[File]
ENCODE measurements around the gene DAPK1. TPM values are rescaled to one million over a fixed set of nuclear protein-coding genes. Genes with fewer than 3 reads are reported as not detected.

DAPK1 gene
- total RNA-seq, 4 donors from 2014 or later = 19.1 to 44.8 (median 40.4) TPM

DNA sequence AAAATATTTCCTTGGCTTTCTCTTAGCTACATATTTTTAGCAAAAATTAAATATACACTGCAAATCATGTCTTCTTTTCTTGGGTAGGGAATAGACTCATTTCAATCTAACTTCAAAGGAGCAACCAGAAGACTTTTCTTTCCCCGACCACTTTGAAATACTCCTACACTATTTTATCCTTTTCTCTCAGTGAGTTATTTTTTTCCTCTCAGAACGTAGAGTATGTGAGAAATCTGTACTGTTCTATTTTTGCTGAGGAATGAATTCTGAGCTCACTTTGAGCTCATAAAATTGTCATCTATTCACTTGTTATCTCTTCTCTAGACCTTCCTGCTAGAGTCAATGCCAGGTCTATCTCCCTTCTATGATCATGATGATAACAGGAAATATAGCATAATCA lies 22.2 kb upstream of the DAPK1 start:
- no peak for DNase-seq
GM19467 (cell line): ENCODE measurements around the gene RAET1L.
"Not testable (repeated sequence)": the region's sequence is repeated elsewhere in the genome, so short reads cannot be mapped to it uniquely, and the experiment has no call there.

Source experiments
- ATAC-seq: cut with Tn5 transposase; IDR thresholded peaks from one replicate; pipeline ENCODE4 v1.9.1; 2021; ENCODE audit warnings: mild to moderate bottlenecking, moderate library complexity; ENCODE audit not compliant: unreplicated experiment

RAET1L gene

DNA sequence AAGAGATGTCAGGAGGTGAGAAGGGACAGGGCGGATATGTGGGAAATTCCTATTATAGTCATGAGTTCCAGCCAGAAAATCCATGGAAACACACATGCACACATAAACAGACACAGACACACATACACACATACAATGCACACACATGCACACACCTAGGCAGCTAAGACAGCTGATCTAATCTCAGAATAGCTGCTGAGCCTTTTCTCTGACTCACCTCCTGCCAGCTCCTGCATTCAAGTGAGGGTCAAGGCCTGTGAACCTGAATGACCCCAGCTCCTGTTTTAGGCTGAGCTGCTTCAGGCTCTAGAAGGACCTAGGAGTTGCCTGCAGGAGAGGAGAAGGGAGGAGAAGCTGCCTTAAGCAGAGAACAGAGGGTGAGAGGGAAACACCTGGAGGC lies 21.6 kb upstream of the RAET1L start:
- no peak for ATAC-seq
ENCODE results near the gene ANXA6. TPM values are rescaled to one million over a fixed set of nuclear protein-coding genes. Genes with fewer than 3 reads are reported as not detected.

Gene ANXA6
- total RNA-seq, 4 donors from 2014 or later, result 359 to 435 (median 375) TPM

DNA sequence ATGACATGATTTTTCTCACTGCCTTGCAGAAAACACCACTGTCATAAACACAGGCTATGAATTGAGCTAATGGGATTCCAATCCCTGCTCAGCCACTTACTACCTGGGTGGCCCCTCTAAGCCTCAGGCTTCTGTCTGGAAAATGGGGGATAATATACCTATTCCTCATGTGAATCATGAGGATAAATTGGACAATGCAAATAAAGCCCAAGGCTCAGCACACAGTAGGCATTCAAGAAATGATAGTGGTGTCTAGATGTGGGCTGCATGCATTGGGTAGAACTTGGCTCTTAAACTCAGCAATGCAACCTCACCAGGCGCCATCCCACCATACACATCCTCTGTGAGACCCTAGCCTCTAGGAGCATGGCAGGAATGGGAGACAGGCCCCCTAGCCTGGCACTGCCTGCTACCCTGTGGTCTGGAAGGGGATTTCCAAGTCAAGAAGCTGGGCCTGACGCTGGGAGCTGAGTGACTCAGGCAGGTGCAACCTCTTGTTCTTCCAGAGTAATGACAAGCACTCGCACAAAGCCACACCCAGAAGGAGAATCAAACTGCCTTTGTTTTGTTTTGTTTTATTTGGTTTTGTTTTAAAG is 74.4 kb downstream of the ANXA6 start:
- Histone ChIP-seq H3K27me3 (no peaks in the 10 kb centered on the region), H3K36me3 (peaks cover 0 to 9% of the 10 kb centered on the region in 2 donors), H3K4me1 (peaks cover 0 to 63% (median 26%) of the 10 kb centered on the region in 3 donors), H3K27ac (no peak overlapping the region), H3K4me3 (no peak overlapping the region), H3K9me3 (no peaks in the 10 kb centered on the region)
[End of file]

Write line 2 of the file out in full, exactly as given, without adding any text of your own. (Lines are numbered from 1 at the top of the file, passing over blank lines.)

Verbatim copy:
DAPK1 gene